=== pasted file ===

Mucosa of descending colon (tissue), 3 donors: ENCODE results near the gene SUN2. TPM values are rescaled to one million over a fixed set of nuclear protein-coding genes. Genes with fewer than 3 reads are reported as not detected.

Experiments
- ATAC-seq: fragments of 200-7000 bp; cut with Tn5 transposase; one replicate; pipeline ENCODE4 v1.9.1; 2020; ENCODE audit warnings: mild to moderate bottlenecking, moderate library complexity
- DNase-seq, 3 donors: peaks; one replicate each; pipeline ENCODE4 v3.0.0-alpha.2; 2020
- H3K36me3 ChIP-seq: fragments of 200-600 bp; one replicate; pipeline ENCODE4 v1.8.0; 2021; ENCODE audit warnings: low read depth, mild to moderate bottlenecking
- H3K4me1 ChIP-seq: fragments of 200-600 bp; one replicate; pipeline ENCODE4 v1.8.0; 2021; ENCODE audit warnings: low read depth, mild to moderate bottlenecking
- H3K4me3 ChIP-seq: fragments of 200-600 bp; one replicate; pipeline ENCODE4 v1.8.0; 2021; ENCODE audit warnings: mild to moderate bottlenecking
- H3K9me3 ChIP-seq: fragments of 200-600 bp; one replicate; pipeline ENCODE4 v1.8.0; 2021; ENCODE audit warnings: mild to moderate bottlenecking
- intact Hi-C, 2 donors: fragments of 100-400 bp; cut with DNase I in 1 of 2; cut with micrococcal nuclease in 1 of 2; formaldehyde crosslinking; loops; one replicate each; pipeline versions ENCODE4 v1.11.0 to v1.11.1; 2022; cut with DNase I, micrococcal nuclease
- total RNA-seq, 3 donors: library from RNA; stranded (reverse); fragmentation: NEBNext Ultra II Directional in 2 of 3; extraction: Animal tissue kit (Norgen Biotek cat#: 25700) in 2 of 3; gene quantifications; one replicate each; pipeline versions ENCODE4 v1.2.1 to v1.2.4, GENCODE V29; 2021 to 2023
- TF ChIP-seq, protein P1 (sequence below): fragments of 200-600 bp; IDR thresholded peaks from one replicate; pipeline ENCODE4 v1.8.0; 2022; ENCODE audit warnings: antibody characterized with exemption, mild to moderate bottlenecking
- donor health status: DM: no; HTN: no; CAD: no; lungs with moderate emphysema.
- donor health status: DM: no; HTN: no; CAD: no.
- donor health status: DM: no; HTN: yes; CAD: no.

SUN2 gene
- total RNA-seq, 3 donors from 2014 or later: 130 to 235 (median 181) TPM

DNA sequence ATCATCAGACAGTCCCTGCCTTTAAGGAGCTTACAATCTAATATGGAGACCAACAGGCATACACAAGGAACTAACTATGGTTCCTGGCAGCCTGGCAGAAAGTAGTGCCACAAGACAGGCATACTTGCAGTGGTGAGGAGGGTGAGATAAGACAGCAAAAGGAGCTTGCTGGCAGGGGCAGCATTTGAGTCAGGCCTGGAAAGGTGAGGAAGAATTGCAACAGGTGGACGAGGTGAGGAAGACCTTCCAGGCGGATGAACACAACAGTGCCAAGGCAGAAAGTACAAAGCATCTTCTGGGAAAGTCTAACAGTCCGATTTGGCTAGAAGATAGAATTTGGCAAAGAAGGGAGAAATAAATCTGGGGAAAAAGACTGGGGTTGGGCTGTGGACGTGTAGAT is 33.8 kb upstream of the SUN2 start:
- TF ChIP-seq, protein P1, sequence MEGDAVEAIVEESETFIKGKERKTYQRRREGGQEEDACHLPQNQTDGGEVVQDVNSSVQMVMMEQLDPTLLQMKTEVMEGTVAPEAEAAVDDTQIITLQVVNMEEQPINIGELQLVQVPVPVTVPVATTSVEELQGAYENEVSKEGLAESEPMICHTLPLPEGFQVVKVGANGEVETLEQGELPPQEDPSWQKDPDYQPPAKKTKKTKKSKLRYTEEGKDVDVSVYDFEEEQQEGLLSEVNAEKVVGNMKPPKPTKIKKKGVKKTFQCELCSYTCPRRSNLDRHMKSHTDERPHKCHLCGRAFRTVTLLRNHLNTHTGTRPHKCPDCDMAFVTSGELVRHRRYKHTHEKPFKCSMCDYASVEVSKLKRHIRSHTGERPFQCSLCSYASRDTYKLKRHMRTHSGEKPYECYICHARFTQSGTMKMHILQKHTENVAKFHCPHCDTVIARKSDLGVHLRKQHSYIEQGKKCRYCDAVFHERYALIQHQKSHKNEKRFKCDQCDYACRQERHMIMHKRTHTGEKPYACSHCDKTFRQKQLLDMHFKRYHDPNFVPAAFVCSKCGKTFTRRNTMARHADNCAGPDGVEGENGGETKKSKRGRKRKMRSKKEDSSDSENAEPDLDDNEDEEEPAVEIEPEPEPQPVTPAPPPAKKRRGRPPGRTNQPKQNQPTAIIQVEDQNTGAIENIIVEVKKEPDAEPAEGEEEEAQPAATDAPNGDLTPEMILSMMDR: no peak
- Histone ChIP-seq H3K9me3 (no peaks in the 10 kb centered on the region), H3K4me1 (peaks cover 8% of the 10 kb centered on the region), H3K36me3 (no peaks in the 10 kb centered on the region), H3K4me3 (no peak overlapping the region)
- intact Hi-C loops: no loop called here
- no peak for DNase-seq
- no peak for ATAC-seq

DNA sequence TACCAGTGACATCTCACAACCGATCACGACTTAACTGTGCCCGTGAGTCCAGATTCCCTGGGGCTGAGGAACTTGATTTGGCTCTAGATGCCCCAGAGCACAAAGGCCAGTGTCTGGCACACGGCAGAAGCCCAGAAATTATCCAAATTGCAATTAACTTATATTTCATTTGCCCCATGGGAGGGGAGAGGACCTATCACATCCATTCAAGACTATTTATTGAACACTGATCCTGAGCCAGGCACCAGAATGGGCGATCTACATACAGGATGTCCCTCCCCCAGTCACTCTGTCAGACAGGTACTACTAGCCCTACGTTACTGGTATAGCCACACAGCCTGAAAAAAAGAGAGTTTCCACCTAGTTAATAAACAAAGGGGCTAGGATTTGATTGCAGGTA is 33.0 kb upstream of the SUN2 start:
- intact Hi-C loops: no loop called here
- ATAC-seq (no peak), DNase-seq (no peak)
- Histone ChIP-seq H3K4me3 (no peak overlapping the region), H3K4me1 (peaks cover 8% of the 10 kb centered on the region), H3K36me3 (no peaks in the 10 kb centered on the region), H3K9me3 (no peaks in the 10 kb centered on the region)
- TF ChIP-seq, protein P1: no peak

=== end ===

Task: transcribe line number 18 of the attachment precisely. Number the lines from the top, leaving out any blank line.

- TF ChIP-seq, protein P1, sequence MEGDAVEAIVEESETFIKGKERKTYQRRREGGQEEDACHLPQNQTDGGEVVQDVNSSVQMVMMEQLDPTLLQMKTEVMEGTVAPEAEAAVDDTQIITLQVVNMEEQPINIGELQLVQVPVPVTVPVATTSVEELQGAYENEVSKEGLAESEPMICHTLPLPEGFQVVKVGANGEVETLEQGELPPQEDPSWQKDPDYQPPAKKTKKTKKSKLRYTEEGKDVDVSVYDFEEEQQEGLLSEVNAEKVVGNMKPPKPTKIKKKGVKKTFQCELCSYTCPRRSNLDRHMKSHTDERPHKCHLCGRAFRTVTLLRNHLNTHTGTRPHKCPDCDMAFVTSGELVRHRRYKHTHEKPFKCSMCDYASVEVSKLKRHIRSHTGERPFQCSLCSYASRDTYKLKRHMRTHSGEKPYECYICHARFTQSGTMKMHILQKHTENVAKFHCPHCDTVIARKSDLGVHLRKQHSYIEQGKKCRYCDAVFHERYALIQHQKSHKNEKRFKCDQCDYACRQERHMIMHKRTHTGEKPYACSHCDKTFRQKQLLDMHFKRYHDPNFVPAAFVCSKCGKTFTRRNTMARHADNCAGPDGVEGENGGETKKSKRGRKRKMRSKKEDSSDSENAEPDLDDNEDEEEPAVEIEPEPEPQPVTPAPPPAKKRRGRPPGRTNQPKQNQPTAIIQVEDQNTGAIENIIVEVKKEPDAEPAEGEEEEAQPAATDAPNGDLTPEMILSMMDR: no peak